I have received correspondence from a professor, who prefers to remain unnamed and is employed at a Virginia university s/he prefers not to identify, regarding how colleges and universities account for the funding sources for research. Thinking that his/her observations would shed light on yesterday’s blog posts on the same subject, I publish them here.
At [University X], and most other institutions, the “source” of [research] funding is mostly a matter of labeling.
Faculty member Y is paid $100,000. At [University X], the “standard” teaching load is 12 semester hours per semester. Hardly any tenured or tenure-line faculty member actually teaches 12 hours, however. If I teach only 9 hours, then I am considered to have one-quarter of my time assigned to research and scholarly productivity. Hence, tote up $25,000 of my salary for research support. I suspect, but don’t know, that much of Virginia Tech’s huge institutional contribution comes from this sleight of hand. Wherever this occurs, if you do it for 1,000 faculty members, then the numbers add up.
Why play this game? To make the research numbers look larger when [the National Science Foundation] and similar organizations report research rankings. Prestige. It’s analogous to reporting SAT scores, but leaving out a segment of the freshmen class (which several institutions in Virginia regularly find innovative ways to do). The end result is that the data don’t really say what casual readers think they say.
There is partial legitimacy to this potential legerdemain if faculty actually are doing reputable things and one can see firm output. The practice breaks down, however, when one is dealing with a professor who really isn’t doing much of consequence, but is protected by colleagues who aver that he is working on something of long-range importance that eventually, surely will bear fruit, or they exaggerate the importance of this professor’s occasional contributions, or they protect him by including him as a co-author on a piece every now and then. “He” obviously also could be “she” in these examples.
There is the additional ticklish issue of whether another article on Milton’s Paradise Lost really should be considered to have the same significance as pieces dealing with, say, cybersecurity, cancer, or drones. Should such disparate contributions really be equated by placing their released time dollar values in the same financial column?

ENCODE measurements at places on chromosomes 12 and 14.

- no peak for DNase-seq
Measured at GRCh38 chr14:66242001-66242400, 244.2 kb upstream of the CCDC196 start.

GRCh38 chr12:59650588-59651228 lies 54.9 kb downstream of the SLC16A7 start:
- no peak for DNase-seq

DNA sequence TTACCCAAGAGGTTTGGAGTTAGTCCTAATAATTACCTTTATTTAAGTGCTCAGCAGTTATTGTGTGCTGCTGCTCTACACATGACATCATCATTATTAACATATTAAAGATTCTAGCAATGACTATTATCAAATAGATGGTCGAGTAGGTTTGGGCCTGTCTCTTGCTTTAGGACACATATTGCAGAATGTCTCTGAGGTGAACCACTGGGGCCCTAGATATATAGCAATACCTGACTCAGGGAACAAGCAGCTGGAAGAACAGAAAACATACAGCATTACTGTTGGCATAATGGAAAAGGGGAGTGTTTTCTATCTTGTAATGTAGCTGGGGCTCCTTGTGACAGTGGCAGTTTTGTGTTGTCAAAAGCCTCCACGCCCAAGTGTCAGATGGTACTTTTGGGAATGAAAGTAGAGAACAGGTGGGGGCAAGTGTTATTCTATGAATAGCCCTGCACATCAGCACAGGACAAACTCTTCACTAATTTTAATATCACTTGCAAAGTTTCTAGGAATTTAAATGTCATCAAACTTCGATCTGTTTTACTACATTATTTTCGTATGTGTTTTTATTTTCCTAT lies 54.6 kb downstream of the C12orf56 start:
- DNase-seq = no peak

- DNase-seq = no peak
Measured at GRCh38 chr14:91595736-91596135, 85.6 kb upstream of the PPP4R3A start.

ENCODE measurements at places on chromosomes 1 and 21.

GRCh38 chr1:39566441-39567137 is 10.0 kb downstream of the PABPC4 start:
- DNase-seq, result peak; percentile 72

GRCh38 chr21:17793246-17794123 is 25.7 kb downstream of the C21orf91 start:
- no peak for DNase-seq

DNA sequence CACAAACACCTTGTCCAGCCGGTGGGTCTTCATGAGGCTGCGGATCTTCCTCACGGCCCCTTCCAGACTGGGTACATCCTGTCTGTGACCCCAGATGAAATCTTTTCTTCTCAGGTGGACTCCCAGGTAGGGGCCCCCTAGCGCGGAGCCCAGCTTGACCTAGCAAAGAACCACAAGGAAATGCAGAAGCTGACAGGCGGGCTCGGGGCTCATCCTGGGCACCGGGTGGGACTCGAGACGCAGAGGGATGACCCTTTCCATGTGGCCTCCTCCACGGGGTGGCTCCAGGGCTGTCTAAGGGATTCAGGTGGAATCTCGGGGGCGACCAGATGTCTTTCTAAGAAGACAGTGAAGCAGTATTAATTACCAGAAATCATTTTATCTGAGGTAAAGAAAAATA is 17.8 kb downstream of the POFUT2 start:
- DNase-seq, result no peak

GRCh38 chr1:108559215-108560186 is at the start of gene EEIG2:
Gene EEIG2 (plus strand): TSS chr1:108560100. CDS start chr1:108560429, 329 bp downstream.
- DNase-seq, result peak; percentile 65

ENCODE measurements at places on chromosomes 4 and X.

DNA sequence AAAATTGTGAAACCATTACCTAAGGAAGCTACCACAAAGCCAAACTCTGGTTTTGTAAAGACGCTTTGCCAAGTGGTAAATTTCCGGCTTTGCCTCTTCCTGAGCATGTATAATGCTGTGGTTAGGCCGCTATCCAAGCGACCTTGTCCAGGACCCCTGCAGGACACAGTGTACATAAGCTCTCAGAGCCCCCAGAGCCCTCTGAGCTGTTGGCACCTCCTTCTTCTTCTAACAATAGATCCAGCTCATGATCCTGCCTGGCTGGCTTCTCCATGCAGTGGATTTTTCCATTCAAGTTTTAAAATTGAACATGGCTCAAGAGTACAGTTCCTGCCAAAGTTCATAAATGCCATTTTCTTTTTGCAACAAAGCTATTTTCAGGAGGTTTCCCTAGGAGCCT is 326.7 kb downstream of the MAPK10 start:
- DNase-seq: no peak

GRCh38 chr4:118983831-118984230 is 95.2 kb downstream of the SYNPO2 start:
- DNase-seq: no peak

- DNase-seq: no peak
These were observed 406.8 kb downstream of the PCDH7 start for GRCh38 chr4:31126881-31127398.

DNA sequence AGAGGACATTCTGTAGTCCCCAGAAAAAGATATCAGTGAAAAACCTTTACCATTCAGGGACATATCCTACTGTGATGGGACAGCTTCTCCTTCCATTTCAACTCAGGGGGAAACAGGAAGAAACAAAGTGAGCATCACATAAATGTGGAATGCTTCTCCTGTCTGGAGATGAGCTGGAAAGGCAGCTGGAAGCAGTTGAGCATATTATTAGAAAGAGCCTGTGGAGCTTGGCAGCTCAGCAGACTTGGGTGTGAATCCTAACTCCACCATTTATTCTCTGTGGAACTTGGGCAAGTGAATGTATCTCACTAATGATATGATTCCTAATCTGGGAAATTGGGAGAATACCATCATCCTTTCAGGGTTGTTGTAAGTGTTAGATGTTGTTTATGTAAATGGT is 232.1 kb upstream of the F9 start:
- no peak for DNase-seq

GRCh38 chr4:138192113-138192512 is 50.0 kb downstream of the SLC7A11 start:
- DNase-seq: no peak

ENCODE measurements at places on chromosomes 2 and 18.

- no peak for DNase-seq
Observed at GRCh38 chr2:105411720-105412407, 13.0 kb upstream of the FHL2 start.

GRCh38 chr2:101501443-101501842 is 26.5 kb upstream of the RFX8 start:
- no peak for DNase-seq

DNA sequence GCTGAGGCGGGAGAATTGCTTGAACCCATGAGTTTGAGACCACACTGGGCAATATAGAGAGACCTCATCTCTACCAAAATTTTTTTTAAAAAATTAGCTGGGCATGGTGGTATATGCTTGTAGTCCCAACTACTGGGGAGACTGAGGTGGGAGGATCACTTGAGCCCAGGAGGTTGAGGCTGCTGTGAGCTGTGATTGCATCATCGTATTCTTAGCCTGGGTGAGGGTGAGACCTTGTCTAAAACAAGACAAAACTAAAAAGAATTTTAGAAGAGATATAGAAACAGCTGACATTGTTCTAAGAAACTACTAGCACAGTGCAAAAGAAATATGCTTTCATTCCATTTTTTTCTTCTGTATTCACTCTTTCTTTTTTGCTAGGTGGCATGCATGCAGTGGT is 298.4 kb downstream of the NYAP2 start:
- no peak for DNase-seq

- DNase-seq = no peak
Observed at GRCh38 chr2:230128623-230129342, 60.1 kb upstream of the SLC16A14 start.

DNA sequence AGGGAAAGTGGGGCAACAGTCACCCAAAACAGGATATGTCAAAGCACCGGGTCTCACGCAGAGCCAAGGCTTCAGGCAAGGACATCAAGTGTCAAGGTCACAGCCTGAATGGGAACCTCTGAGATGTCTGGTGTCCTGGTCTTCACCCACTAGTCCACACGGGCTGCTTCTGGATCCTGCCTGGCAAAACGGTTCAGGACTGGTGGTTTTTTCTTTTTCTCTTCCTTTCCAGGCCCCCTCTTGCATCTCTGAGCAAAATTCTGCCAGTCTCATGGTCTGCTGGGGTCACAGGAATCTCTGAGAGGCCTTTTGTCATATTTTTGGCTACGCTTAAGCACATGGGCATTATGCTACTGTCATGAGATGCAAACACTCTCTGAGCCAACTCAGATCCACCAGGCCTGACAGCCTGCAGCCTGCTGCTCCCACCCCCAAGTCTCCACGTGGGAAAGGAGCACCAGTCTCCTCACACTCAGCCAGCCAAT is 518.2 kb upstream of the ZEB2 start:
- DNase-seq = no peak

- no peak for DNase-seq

More questions. Let us recall that Virginia Tech reported $219 million in research from “institutional” sources of funding in fiscal 2016. Where did those institutional funds come from? I speculated that they might originate from tuition, state support, or endowments. But my professorial friend from University X suggests that the funds really reflect the contribution of professors’ labor spent on research.
That raises a new set of questions. In just six years, Virginia Tech saw a $123 million surge in such “funding,” an increase of nearly 130%. Was the increase real or an accounting fiction? If it was real, it suggests a massive shift in the time that professors spent teaching to time spent “researching.” It also calls into question the seemingly impressive increase in R&D, which was coincidentally almost exactly the same amount: $124 million. Was Virginia Tech research activity truly booming over those six years, or did it flat-line? I suspect that Tech board members would like to know the answer to both questions.
One more point: My correspondent’s insight explains the mechanism by which undergraduate tuition and state support subsidizes research. Tuition and state support pay professors’ salaries and fringe benefits. A percentage of that compensation, reflecting professors’ time, is shifted from instruction to research. Over the years, it appears, an increasing share of faculty time is dedicated to less to instruction of the people paying the bills and more to research.
As I have said on many occasions, we cannot begin to understand the affordability crisis in higher education without deciphering higher-ed accounting and tracking the right metrics. Faculty productivity and the allocation of faculty time, we now know, is one of those metrics.There are currently no comments highlighted.